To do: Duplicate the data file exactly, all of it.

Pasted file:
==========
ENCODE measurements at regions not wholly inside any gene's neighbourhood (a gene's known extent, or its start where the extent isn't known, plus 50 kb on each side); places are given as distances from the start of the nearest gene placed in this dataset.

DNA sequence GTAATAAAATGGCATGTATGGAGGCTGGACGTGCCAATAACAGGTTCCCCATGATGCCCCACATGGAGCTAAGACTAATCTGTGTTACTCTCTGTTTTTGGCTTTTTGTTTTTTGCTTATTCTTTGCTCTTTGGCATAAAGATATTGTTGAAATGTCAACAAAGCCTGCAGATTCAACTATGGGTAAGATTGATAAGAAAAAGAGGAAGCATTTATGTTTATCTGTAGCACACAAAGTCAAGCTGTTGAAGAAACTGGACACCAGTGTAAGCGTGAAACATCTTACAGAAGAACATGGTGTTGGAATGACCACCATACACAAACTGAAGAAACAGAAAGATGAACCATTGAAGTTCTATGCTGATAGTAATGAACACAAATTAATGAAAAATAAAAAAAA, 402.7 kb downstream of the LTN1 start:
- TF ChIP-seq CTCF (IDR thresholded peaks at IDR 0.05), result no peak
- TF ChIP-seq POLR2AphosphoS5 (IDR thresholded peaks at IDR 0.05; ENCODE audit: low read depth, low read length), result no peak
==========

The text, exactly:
ENCODE measurements at regions not wholly inside any gene's neighbourhood (a gene's known extent, or its start where the extent isn't known, plus 50 kb on each side); places are given as distances from the start of the nearest gene placed in this dataset.

DNA sequence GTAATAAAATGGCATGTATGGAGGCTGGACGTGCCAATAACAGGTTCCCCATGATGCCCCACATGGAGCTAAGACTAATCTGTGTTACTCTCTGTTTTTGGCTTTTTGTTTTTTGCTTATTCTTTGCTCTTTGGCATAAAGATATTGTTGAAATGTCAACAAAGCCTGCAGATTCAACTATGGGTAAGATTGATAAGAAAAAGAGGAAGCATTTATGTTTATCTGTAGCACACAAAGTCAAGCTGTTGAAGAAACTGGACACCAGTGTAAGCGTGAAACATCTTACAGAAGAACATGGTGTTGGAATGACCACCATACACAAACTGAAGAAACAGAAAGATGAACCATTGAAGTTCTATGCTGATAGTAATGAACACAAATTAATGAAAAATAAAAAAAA, 402.7 kb downstream of the LTN1 start:
- TF ChIP-seq CTCF (IDR thresholded peaks at IDR 0.05), result no peak
- TF ChIP-seq POLR2AphosphoS5 (IDR thresholded peaks at IDR 0.05; ENCODE audit: low read depth, low read length), result no peak